Such transient collectivity could be said to be the very theme of the exhibition, not only in June 8, 1968 but also, after all, in Fraught Times, for what is a Christmas tree if not—for one month of the year—a point around which an intimate group coalesces? Parreno first explored this idea in the summer of 1993, when he installed a store-bought artificial tree complete with tinsel, lights, and presents in the home of collectors; Fraught Times was itself first exhibited at the inauguration of his London dealer Pilar Corrias’s new gallery. And we should not forget that the Speech Bubbles above our heads were initially conceived in 1997 for union demonstrators, who could write their own demands or slogans on them. Last but not least, there was the juvenile collective constituted through a cycle of events that Parreno programmed during the course of the exhibition, under the title Parade?—which is also the name of a children’s book filled with monsters that he produced this year with the illustrator Johan Olander. Those monsters were made into shadow puppets, leaning informally against one of the walls in the gallery, that young visitors could hold aloft like protest signs as they marched around the show. Other signs were made from images depicting works in the Pompidou’s collection, ranging from a female figure taken from a Matisse painting to one of Keith Haring’s radiant babies. These ludic, improvisatory “protests”—which Parreno has been organizing since 1991 under the common title No More Reality—were the inverse of the mournful collectivity assembled around Kennedy’s funeral train: There, a shared grief was captured by the image, while here images provided rallying points for communal celebration. The Pompidou was an appropriate setting for these reflections on community, being itself an outgrowth of post-’60s aspirations to a new, participatory model of culture. Alluding to those initial hopes, Parreno’s work 31 Janvier 1977, 2009—a red carpet that covered the gallery’s floor—takes its title from the Pompidou’s inauguration date, as if to recapture some of that utopian energy. But the collectivity thereby imagined cannot take shape under the sign of immediacy; in our media age, the image inevitably intercedes. In its restaging of Fusco’s photos from the RFK funeral train, June 8, 1968 invokes the precedent of the Ant Farm collective’s re-creation of the Zapruder footage of John F. Kennedy’s assassination, The Eternal Frame, 1975. That work has been a touchstone for Parreno’s cohort, its impact clearly felt in the work of his colleague Pierre Huyghe, for example, but June 8, 1968 reads almost as an homage to The Eternal Frame’s examination of the role played by the media in constructing postmodern myth. If The Eternal Frame has long seemed a paradigmatic instance of the deconstruction of the filmic image, and an exploration of the complicity of historical event and media spectacle, Parreno calls our attention to the more haunting aspects of Ant Farm’s performance-cum-reenactment. While he deploys the same elements of media “experience” and collective memory as did Ant Farm, he insists that from these conditions of spectacle a genuine if momentary sharing of social space can take place. Reality is not simply alienated in the image, as Guy Debord had it; rather, the image becomes a kind of crossing point between the real and the possible. Parreno’s film is a reflection on the possibility of that junction, that utopia; when a French journalist asked about the film, the artist replied: “I am trying to produce an image of this past more real than those on CNN. Over the course of one day, all the workers were united, it really was a utopian moment; I grew up with the end of that utopia.”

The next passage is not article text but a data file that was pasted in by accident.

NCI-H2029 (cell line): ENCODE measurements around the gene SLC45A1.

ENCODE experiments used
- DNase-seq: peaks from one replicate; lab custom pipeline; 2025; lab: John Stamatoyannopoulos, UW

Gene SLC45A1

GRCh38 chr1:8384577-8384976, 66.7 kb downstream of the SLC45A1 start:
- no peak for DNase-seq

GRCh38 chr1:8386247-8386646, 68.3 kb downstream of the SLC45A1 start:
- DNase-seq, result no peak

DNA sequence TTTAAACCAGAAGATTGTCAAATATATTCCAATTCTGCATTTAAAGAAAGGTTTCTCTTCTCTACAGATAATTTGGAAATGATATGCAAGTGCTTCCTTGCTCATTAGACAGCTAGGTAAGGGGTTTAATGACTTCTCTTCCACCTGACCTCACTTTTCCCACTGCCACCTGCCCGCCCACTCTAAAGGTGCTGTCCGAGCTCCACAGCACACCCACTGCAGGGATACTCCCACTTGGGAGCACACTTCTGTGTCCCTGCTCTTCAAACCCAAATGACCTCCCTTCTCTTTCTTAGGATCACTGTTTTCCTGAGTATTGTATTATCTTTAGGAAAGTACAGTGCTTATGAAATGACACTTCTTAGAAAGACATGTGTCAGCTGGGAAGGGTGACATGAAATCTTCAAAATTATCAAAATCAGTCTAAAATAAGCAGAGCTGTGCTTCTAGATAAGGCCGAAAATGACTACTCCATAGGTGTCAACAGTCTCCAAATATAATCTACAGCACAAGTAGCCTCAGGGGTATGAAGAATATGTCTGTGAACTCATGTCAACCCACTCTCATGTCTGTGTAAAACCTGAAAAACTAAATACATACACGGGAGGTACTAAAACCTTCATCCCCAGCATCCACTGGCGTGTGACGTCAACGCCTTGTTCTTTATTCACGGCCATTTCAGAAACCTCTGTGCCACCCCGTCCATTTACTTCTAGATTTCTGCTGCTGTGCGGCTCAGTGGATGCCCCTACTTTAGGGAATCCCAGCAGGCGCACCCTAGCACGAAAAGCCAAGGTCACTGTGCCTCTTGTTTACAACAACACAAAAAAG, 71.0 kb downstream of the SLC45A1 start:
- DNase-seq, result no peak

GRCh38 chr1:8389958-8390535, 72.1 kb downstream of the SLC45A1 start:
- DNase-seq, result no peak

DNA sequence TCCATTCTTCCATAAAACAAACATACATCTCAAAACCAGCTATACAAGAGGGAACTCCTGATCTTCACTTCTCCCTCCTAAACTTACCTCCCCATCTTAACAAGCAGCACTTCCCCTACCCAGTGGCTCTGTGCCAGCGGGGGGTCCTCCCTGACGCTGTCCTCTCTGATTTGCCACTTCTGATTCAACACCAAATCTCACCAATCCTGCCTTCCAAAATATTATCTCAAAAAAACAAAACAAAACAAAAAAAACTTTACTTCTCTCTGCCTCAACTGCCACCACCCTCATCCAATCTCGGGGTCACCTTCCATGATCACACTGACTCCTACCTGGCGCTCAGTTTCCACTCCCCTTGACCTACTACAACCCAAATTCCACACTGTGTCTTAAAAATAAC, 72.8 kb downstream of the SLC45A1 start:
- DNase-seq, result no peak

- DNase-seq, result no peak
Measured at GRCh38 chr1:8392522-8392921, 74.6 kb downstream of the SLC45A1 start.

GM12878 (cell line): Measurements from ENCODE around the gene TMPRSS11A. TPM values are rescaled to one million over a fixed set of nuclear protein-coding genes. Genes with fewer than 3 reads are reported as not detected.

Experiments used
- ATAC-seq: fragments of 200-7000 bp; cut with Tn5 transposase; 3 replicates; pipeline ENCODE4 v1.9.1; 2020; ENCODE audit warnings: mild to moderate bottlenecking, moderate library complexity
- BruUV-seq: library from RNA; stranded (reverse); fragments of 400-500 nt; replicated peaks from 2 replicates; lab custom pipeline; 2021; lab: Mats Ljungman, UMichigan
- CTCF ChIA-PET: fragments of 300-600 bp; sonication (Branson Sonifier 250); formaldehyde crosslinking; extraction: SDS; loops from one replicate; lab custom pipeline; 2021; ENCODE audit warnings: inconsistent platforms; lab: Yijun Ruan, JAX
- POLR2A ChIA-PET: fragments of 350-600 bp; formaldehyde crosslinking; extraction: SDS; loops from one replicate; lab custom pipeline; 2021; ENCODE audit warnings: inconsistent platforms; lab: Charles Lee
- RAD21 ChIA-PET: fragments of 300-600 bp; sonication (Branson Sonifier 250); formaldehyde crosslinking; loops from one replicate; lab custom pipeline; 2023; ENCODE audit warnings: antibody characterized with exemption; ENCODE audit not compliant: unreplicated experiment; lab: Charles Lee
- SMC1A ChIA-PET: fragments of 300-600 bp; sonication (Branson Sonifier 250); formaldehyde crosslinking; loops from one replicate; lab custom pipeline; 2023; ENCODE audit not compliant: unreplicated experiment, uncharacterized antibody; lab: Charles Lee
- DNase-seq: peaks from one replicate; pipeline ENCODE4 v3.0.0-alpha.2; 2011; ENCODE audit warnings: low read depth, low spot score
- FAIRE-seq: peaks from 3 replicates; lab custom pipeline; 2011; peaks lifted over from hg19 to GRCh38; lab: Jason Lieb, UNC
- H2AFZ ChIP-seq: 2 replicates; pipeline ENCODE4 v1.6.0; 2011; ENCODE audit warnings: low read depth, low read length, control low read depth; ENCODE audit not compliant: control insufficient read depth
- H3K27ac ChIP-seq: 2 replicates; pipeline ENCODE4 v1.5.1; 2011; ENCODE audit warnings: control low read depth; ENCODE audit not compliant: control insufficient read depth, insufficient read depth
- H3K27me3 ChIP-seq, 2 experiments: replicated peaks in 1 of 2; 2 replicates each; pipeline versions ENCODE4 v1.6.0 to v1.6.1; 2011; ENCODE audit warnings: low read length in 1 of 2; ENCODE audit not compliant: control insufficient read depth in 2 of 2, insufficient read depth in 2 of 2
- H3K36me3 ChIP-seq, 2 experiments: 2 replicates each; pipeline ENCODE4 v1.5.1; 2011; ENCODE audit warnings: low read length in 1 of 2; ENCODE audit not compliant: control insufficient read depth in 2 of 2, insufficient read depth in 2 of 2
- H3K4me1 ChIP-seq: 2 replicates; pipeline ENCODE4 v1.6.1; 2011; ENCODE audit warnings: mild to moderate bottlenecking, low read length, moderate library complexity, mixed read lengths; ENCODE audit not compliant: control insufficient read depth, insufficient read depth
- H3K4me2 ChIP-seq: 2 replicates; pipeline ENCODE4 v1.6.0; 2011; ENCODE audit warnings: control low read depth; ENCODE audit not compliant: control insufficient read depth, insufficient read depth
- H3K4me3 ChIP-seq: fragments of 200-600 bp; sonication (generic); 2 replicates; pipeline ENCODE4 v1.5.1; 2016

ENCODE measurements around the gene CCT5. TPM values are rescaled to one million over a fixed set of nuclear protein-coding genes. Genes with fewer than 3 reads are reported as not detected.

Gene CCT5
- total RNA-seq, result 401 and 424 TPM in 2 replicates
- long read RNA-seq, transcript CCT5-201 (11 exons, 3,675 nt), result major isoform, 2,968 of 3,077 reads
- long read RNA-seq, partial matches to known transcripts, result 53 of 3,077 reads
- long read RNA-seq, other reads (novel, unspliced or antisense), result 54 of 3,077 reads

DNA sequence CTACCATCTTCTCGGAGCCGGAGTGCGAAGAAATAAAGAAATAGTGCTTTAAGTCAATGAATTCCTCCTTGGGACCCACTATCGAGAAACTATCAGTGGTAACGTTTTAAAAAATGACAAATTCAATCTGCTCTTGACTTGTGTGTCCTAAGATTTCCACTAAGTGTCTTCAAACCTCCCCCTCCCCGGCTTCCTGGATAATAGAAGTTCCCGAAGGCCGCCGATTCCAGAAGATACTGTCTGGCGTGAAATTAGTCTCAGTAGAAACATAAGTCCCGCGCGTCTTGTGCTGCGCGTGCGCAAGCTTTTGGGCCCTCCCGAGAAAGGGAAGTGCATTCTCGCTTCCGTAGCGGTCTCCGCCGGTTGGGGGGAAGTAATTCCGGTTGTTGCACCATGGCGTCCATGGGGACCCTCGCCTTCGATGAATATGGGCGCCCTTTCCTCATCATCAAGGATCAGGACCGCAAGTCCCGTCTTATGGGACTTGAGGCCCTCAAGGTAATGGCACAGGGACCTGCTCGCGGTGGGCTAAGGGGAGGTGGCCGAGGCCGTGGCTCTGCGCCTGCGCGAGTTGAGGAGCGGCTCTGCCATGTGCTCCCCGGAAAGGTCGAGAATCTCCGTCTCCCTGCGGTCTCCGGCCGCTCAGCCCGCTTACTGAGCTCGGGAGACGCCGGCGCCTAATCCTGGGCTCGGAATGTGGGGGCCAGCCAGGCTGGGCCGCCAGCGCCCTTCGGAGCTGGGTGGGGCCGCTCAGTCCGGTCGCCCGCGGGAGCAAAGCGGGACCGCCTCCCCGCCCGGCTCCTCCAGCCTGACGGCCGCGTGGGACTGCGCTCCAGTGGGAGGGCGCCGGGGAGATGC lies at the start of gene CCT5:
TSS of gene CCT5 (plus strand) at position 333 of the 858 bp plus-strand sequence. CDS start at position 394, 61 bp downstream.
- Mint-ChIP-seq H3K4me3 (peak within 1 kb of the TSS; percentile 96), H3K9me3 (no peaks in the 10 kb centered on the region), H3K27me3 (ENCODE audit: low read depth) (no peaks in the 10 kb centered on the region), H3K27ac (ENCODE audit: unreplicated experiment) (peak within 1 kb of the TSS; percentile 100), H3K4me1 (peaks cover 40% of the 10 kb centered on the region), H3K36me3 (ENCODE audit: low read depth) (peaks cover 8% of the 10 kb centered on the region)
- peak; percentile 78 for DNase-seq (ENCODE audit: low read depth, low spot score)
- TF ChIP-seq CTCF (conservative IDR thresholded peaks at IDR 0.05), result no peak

His remarks are revealing, reminding us, first of all, that June 1968 also marked the final weeks of the massive general strike that gripped the French working class and almost brought down de Gaulle’s regime. The American event, so different and so much more ambiguous in its silent, unplanned gathering of a multiracial population along the railroad tracks, nevertheless functions as a screen for the memory of that other moment when “all the workers were united.” Parreno was only three years old at the time and indeed grew up in the post-utopian age we all share, when spectacle seems to have definitively distanced reality from its image. But along with other members of his generation, he has refused to take this possibility as a cause for resignation or fatalism; instead, he insists on the affective potential of our image world, on its surprising ability to move us deeply and instigate novel forms of being together. Perhaps the four-show structure of Parreno’s retrospective maps the dispersed territory of such a phantom community. June 8, 1968 doesn’t record a revolution, but it does ask what a spectral, noncoercive collectivity might look like today. To move through the huge, almost empty space of his Pompidou show, as if waiting for a crowd to assemble, was to realize what a central question that has been for the artist all along.

Tom McDonough is an associate professor of art history at the State University of New York, Binghamton.